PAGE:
Elon Musk and Thousands of Other Scientists Sign Pledge Not to Manufacture Killer Robots

A robot shown at the China International Robot Show in Shanghai on July 4. Thousands of scientists have signed a pledge not to manufacture autonomous machines that can harm humans. Tang Yanjun/China News Service/VCG/Getty Images

Artificial intelligence could change the way humans conduct warfare and scientists are concerned about what the consequences might be if life and death decisions are made by machines.

Thousands of scientists and organizations are now pledging to not help with the development of robots that can identify and harm people without human oversight. The pledge, orchestrated by the Boston-based organization The Future of Life Institute, was announced Wednesday at the International Joint Conference on AI in Stockholm, Sweden.

Demis Hassabis at Google DeepMind and Elon Musk at the rocket company SpaceX are among more than 2,400 people who signed the pledge, which aims to discourage governments from constructing killer robots. The document calls on governments to establish laws and regulations around the development of deadly autonomous weapons.

150 companies + by 2,400+ engineers, scientists + other individuals from 90 countries commit not to participate in nor support the development of lethal autonomous weapons systems in a new pledge issued at #IJCAI2018 today https://t.co/JUrPTNpteJ @FLIxrisk pic.twitter.com/HPg6FxLl1c

— Campaign to Stop Killer Robots (@BanKillerRobots) July 18, 2018

"I'm excited to see AI leaders shifting from talk to action, implementing a policy that politicians have thus far failed to put into effect. AI has huge potential to help the world – if we stigmatize and prevent its abuse," Max Tegmark, president of the Future of Life Institute, said in a statement. "AI weapons that autonomously decide to kill people are as disgusting and destabilizing as bioweapons, and should be dealt with in the same way."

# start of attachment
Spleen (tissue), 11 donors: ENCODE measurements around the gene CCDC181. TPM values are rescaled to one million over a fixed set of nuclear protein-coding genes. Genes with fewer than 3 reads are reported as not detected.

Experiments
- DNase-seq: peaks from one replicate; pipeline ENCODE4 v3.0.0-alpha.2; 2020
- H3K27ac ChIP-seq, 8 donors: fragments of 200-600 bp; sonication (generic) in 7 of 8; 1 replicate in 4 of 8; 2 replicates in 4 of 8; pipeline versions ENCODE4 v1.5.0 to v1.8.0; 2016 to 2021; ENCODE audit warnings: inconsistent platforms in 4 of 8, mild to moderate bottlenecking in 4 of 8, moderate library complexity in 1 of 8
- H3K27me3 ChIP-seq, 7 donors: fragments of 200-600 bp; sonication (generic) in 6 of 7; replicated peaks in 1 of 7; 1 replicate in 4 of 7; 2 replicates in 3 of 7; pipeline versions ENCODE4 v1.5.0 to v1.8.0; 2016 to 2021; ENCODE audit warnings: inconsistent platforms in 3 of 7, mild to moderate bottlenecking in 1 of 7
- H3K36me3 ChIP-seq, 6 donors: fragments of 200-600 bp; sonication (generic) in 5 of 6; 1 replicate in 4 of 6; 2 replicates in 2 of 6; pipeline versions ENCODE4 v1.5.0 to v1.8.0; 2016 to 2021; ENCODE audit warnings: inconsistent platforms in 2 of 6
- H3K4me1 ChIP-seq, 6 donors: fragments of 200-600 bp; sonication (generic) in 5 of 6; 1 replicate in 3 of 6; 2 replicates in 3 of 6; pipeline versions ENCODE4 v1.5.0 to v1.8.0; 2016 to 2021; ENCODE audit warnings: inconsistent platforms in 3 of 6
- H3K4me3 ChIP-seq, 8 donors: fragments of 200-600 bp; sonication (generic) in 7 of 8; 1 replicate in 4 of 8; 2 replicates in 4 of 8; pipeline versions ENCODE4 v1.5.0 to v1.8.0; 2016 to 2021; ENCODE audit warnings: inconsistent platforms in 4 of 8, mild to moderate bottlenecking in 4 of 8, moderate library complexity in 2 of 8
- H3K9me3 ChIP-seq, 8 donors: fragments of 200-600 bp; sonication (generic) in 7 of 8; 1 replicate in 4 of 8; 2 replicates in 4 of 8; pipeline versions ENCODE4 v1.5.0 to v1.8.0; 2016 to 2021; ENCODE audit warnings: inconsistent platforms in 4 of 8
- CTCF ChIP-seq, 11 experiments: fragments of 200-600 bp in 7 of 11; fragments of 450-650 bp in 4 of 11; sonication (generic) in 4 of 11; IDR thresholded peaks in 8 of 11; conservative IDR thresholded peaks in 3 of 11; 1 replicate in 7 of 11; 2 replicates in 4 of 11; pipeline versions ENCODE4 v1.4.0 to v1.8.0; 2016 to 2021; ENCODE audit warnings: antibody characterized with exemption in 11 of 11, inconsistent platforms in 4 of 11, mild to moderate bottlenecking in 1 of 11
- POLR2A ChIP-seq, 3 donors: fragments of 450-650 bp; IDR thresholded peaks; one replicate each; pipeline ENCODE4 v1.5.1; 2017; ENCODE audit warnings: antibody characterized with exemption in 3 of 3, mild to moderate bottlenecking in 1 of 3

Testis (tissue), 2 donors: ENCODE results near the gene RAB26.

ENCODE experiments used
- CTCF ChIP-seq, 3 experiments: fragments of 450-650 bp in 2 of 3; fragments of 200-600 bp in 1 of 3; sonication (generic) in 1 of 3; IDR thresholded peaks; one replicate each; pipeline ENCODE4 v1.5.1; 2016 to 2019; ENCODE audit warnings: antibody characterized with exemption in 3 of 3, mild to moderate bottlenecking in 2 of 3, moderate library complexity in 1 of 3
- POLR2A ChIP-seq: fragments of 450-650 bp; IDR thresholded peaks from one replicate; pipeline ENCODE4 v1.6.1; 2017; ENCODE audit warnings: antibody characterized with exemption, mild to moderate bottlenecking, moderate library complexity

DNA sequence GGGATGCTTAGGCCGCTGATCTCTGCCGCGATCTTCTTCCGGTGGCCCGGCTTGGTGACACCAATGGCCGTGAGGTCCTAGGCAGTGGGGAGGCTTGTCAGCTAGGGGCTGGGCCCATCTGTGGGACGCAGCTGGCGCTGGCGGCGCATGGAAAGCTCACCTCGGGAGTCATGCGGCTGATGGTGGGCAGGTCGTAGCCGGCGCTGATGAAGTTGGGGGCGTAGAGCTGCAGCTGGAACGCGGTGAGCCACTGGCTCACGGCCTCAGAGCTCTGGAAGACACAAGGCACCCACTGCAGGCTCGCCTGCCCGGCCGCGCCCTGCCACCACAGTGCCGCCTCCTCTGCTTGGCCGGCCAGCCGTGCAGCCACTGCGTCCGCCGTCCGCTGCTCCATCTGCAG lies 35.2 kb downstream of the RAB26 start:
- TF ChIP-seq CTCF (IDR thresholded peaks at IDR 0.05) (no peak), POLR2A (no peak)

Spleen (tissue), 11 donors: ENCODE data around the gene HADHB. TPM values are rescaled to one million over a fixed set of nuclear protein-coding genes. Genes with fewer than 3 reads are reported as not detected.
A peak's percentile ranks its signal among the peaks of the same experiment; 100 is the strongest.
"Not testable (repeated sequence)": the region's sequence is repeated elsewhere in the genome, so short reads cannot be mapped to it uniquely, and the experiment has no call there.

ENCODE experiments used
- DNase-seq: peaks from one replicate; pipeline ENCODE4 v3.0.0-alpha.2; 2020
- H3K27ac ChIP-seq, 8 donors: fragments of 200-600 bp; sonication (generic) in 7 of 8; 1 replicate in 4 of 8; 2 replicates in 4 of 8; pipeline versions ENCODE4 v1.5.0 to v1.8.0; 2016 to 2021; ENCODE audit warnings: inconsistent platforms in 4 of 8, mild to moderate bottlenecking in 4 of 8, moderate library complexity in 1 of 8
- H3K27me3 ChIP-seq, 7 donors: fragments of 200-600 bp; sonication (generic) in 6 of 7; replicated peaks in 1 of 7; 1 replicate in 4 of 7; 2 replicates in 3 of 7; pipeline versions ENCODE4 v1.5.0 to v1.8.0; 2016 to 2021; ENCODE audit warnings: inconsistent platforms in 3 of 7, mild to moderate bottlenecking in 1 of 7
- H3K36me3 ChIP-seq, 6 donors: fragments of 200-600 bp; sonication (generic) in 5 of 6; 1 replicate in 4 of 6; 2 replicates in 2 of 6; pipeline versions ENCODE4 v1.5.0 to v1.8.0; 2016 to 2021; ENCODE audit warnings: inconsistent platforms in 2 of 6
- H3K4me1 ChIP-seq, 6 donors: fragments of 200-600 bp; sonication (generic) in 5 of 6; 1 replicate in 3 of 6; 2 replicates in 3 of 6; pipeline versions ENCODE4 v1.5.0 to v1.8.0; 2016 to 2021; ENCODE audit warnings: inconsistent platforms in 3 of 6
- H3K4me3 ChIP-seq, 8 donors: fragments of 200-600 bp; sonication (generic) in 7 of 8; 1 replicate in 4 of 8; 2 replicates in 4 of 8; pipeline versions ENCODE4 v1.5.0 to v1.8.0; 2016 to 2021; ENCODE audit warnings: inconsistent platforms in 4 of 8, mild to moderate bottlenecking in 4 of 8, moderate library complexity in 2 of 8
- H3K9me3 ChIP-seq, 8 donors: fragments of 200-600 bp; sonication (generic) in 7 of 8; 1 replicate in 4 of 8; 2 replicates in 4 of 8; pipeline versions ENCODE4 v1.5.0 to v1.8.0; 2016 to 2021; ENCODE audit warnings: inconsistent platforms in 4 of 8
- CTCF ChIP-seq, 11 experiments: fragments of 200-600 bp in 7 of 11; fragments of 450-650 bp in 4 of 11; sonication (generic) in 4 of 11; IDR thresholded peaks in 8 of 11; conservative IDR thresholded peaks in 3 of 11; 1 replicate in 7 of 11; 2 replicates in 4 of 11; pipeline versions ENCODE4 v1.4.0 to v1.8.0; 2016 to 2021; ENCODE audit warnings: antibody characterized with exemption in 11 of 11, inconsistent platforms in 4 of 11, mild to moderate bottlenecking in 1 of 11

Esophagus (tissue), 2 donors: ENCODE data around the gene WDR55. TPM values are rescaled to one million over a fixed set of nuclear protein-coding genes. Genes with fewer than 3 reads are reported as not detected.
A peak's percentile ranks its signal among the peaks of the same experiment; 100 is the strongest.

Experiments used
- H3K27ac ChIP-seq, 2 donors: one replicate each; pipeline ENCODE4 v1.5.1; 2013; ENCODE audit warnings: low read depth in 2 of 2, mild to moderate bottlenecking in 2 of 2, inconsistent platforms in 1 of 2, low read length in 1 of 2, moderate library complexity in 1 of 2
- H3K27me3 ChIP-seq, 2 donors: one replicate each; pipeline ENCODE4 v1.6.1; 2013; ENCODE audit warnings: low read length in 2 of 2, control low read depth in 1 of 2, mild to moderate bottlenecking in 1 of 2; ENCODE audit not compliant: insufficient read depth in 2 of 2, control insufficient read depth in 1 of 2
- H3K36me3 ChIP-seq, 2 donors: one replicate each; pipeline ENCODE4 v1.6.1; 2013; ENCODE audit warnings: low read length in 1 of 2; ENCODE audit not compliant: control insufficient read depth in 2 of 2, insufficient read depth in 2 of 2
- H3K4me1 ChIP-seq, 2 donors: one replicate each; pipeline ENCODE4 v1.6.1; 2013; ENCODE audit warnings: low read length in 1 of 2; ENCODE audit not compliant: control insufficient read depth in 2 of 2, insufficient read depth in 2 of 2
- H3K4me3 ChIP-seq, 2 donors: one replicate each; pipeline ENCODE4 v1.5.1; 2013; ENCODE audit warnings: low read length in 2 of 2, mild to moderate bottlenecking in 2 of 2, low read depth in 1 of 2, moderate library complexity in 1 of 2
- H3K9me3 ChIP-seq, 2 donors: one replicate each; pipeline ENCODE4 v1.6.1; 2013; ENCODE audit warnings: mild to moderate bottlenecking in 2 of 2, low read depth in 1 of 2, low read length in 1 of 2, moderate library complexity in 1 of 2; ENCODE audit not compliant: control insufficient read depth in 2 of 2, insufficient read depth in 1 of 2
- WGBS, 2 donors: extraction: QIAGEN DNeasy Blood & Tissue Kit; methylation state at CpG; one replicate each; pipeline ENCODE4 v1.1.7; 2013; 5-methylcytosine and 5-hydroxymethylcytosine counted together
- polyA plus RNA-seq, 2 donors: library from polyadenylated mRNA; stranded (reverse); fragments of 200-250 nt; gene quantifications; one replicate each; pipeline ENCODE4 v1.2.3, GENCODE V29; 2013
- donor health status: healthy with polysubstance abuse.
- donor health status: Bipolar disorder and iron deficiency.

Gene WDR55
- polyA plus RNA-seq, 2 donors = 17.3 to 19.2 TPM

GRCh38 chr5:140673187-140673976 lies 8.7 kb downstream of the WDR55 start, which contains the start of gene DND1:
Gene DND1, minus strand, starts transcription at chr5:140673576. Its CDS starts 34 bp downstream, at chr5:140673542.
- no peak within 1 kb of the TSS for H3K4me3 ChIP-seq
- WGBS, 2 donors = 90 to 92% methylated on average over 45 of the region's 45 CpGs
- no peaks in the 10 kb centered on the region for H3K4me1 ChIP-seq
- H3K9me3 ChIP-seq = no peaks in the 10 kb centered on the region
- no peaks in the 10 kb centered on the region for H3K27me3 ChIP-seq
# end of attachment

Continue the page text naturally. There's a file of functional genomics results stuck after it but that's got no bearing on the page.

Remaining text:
Those who signed the document agreed to neither participate, support the development of, manufacture, trad, or use of lethal autonomous weapons. More than 150 AI-related organizations added their names to the pledge.

"The decision to take a human life should never be delegated to a machine," the document says. "There is a moral component to this position, that we should not allow machines to make life-taking decisions for which others – or nobody – will be culpable."

Independent of this effort, 26 countries in the United Nations have also explicitly endorsed the call for a ban on lethal autonomous weapons systems.

The move is the latest from concerned scientists and organizations to highlight the dangers of artificial intelligence. It follows calls for a preemptive ban on technology that campaigners think could bring a new weapons that could be used for terror.

"We cannot hand over the decision as to who lives and who dies to machines. They do not have the ethics to do so. I encourage you and your organizations to pledge to ensure that war does not become more terrible in this way," said another organizer of the pledge, Toby Walsh, professor of artificial intelligence at the University of New South Wales in Sydney.